export DOCKER_IMAGE=traefik-with-my-plugin
export PLUGIN_GIT_BRANCH=master

Change these variables to fit your forked plugin repository:

  • DOCKER_IMAGE is the tag for your new Docker image, which will bundle both Traefik and your plugin code.
  • PLUGIN_MODULE is the name of your plugin's Go module (eg. Use your own server, organization, and forked repository name.
  • PLUGIN_GIT_REPO is the full git clone URL for your plugin repository hub. (This example assumes a public repository is used, and no authentication is needed, otherwise see the next section.)
  • PLUGIN_GIT_BRANCH is the git branch name you wish to clone and install.

In the root directory of the cloned repository, create a new file named Dockerfile.public:

## Dockerfile.public - Bundle a Traefik plugin from a public git repository
FROM alpine:3
RUN apk update && \
    apk add git && \
    git clone ${PLUGIN_GIT_REPO} /plugins-local/src/${PLUGIN_MODULE} \
      --depth 1 --single-branch --branch ${PLUGIN_GIT_BRANCH}

FROM traefik:v2.5
COPY --from=0 /plugins-local /plugins-local

Build and tag the image, passing the arguments from the environment:

docker build -f Dockerfile.public \
  --tag ${DOCKER_IMAGE} \
  --build-arg PLUGIN_MODULE \
  --build-arg PLUGIN_GIT_REPO \
  --build-arg PLUGIN_GIT_BRANCH .

Build the image from a private git repository

Building the image from a private git repository is a bit more challenging, because you need to pass your SSH credentials into the Docker build process, in order to clone from your private git repository as scripted in the Dockerfile.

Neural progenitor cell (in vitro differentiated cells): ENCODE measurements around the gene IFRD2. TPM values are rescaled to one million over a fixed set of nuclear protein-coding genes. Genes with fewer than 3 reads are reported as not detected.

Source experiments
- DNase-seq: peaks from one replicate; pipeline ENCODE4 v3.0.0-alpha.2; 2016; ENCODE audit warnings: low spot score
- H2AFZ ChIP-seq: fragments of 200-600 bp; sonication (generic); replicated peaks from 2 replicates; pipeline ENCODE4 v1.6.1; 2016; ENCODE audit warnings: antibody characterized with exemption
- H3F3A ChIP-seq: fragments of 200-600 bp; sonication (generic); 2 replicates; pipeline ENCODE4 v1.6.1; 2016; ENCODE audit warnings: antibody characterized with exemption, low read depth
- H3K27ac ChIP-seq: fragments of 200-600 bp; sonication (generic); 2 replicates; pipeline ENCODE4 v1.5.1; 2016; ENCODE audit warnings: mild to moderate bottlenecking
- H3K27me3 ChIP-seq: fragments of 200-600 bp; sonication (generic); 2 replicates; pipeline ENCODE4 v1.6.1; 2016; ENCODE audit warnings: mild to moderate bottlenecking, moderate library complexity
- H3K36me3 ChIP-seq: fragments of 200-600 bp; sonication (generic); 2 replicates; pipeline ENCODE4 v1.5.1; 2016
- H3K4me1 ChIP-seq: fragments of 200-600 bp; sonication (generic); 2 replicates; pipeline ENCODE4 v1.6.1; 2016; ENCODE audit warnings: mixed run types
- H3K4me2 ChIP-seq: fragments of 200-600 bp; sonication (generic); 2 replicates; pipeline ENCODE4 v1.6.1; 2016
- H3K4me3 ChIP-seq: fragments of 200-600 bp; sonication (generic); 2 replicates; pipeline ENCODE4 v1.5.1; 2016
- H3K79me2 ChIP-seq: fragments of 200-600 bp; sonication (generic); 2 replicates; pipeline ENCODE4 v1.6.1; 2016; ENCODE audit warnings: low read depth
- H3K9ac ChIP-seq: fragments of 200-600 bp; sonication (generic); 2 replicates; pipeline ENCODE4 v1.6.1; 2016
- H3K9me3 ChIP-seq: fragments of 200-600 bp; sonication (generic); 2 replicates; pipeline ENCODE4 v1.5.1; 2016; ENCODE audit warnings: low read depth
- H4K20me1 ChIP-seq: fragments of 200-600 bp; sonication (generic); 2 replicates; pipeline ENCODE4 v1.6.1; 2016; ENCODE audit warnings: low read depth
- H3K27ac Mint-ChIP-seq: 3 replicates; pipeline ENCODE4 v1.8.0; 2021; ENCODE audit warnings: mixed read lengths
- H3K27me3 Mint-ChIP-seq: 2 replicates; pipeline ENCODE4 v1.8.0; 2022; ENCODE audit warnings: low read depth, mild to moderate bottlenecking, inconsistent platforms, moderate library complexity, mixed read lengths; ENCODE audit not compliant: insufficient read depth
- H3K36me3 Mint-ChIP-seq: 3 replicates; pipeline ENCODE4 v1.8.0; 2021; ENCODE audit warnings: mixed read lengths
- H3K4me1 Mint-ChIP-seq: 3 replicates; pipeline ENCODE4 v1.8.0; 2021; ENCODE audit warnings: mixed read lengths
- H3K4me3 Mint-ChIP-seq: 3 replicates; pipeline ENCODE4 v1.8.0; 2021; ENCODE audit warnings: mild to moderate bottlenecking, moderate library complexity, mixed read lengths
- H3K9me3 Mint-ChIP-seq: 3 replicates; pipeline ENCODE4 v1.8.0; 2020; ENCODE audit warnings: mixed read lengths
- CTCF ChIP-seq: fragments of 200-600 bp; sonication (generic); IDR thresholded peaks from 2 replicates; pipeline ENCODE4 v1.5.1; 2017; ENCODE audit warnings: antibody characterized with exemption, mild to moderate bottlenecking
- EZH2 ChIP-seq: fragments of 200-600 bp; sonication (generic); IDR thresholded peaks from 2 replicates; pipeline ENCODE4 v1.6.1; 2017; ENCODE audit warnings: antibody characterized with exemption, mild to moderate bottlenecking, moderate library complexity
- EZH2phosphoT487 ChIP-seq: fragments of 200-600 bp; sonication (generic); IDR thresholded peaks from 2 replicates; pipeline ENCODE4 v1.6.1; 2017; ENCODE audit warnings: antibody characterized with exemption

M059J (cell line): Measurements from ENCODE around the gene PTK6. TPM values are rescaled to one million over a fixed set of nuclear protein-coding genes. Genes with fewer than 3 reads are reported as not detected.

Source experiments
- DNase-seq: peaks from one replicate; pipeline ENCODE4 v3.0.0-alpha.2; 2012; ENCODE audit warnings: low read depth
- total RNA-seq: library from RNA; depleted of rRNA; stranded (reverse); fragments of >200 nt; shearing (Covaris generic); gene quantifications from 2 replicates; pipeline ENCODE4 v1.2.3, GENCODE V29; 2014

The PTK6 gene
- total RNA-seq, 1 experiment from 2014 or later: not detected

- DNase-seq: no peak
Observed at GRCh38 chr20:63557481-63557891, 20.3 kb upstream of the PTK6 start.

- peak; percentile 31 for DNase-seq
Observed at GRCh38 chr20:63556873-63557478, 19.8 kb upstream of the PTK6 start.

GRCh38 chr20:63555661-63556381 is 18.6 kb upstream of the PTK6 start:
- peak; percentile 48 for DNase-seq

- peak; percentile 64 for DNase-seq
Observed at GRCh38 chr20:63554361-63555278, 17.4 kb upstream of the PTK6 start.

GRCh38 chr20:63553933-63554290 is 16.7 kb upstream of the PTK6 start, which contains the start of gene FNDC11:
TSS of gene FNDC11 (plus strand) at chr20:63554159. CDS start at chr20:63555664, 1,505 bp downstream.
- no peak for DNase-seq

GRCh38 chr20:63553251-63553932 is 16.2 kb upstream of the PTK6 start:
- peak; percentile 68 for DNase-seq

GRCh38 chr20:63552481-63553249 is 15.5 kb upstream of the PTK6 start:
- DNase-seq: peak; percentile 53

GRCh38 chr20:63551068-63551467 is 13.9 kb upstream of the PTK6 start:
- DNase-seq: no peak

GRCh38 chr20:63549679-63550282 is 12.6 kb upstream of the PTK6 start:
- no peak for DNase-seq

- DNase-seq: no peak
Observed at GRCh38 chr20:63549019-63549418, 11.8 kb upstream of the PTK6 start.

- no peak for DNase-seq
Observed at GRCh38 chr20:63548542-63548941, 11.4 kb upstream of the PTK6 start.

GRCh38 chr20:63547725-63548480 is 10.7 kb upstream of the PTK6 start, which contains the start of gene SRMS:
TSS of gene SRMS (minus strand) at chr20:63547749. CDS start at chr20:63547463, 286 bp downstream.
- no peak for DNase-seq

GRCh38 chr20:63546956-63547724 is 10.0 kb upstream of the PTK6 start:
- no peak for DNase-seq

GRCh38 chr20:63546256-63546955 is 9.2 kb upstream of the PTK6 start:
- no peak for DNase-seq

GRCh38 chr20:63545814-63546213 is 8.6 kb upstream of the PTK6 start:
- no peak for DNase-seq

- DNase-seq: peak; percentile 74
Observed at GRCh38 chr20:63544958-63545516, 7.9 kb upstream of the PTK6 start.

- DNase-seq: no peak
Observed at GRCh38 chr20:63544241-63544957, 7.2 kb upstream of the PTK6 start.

You will need to update your Docker installation to version >=18.09, this allows loading the experimental BuildKit enhancements necessary to talk to your ssh-agent and to temporarily use your workstation user account's SSH keys, during the docker image build process.

Set these environment variables in your shell:

## Optionally save these to and run "source" after.
## Docker BuildKit is required for ssh-agent forwarding:
## Edit these variables for your plugin and git repository:
export DOCKER_IMAGE=traefik-with-my-plugin
export [email protected]:YOUR_NAME/YOUR_REPOSITORY.git
export PLUGIN_GIT_BRANCH=master

The Dockerfile needs to be modified for the host ssh-agent pass-through. Create a new file with the name Dockerfile.private:

# syntax=docker/dockerfile:1.0.0-experimental
# The above line is required to turn on experimental BuildKit features.